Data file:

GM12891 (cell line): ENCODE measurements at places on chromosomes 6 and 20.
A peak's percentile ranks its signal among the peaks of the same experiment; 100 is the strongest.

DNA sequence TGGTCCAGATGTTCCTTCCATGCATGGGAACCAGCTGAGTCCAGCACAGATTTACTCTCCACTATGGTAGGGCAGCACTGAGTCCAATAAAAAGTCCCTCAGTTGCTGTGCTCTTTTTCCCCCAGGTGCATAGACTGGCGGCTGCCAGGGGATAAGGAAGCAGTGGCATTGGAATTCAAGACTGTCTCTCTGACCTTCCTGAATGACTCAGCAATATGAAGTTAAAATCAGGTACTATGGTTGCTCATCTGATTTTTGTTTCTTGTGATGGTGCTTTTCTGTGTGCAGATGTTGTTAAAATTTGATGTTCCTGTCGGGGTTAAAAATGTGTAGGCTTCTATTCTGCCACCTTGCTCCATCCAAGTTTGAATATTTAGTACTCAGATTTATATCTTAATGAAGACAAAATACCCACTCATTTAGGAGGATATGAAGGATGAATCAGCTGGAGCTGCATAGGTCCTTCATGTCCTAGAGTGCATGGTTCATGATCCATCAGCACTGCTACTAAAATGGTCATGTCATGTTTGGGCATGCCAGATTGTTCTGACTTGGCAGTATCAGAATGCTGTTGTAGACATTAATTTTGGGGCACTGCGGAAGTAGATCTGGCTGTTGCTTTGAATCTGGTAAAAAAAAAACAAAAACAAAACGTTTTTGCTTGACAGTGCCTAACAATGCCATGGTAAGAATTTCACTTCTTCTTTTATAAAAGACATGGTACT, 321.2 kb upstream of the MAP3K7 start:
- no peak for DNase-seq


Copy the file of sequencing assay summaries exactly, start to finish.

GM12891 (cell line): ENCODE measurements at places on chromosomes 6 and 20.
A peak's percentile ranks its signal among the peaks of the same experiment; 100 is the strongest.

DNA sequence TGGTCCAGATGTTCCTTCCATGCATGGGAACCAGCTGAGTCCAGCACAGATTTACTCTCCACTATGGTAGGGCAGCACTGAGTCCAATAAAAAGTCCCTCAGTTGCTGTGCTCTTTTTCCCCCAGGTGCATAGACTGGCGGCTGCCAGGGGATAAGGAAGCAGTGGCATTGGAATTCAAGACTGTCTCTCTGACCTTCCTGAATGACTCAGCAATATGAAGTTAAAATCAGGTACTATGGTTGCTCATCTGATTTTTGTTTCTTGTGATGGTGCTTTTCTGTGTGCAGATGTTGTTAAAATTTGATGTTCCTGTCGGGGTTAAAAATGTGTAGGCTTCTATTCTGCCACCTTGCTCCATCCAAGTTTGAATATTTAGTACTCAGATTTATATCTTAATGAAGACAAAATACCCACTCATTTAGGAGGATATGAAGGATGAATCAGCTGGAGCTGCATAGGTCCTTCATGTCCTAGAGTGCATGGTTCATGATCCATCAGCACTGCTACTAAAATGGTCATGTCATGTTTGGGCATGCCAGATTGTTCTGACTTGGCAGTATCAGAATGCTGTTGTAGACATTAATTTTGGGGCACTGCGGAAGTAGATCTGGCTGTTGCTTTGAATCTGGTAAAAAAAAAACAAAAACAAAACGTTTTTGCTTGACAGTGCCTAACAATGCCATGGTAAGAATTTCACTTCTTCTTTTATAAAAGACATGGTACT, 321.2 kb upstream of the MAP3K7 start:
- no peak for DNase-seq